Two days after our trip, I find myself in a hotel room the night before a client meeting. The contrast to my minimalist, low-maintenance, non-professional style is replaced with reviewing tomorrow’s presentation, ironing my classic (boring) professional outfit and preparing to convince a new group of people they should work with us. Regardless of what happens, I’m confident with my team. I believe in who we are as a company and what we can do together. This is a different sense of belonging but is belonging nonetheless.

I spend 50 to 60 hours a week with a team of people that I adore. I am incredibly grateful to work with people that I trust. They are open and honest with me. They know things about my work-life personality that not all recognize or appreciate. This also comes with a certain level of vulnerability. Much like my high school pals, they have stories of their own that peck at my imperfections.

I had a boss once that basically invited people to make fun of each other through a skit-type concept. Initially, I thought it seemed a bit mean-spirited but was later told that it was strategic in the sense that it allowed management to see themselves through their subordinates’ eyes. I’ve tried to apply that when I hear misconstrued tales about myself. Which part of that is true? Is there something for me to learn? Should I behave differently? I wholeheartedly admit I use my team every single day to make me better. I’m good at what I do because they make me better and smarter. Together, we know how to make things happen. Alone, we cannot. We belong.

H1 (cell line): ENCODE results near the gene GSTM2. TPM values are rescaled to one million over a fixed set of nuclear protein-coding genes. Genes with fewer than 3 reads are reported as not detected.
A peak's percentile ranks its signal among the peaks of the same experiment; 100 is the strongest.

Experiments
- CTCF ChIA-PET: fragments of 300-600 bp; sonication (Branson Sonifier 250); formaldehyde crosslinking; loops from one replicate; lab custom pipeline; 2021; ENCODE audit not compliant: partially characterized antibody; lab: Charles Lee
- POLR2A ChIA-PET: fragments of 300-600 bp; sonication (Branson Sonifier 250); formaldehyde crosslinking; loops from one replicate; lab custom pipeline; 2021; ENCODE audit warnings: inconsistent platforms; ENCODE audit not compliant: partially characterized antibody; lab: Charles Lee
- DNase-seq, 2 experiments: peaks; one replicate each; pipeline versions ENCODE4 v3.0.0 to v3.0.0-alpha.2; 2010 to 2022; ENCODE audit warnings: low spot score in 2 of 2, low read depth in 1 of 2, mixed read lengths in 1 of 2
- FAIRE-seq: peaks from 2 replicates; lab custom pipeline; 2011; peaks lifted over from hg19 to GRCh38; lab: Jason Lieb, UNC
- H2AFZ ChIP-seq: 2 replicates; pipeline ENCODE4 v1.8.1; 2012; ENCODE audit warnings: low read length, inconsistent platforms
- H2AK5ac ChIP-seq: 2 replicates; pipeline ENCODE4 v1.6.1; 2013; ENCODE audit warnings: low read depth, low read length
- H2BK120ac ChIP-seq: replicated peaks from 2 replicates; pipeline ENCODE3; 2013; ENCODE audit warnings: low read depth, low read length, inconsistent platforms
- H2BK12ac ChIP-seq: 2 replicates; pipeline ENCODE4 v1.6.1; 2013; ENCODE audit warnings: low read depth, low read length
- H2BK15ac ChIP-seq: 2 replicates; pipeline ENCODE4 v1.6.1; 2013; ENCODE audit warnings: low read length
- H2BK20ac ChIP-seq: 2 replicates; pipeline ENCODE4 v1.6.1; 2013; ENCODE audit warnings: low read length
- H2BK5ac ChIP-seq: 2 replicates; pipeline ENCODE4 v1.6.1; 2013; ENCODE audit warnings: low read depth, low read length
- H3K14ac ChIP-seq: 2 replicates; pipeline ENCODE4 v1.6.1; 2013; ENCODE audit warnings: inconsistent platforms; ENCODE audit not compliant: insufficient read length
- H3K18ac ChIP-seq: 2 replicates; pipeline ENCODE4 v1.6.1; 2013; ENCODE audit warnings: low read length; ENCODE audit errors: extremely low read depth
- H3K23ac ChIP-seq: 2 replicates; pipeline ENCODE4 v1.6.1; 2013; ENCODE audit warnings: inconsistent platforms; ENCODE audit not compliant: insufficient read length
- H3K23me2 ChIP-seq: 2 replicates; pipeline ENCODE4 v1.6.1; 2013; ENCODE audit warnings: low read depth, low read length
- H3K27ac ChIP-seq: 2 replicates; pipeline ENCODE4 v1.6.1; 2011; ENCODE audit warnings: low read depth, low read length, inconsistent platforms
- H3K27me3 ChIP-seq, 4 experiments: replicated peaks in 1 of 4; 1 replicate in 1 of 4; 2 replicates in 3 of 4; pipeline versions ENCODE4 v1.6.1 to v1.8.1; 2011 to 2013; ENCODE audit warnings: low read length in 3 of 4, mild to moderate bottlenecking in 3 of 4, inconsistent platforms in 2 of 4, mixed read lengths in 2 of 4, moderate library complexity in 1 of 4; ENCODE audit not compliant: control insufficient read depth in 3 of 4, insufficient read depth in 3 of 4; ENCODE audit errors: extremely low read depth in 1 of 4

In order to understand your own personal brand, you need to be able to accept others see you differently than you see you. Respective audiences, like your high-school friends versus your work team, see different parts of you that may seem massively disconnected. Consider where the truths are and who you can be your own true-self with. That’s where you belong.

My advice:

  • Understand that you have “audiences” who know and understand you differently.
  • Take that vacation. Time off offers new perspectives and refreshes you, allowing you to be a better employee.
  • Don’t be afraid of your worst moments. Learn from them. They often make the best stories.
  • We all feel judged and vulnerable at times. It’s okay. Use it to draw strength rather than dwell on it which weakens you.
  • Understand that in order to belong, to truly belong, you must participate. You must not worry about crafting a “perfect” image.  Just be real. Be you.
thumbnail of

A member of Flint Group since 2004, Jodi spends her days analyzing data and market research, writing strategy and proposals, connecting with clients, problem-solving with employees, working on internal management, and planning projects. She has a remarkable ability to manage teams, develop strategy, and execute campaigns on plan and on budget. A seasoned professional and effectual leader, Jodi brings to her position more than 25 years of marketing and advertising experience. Prior to Flint Group, she served as a brand and research manager at Microsoft Business Solutions and as marketing director at Nodak Mutual Insurance.

Read all articles

Sign up for email updates!

By signing up, you agree to receive emails from Flint Group. Unsubscribe at any time by clicking on the unsubscribe link at the bottom of our emails. Questions?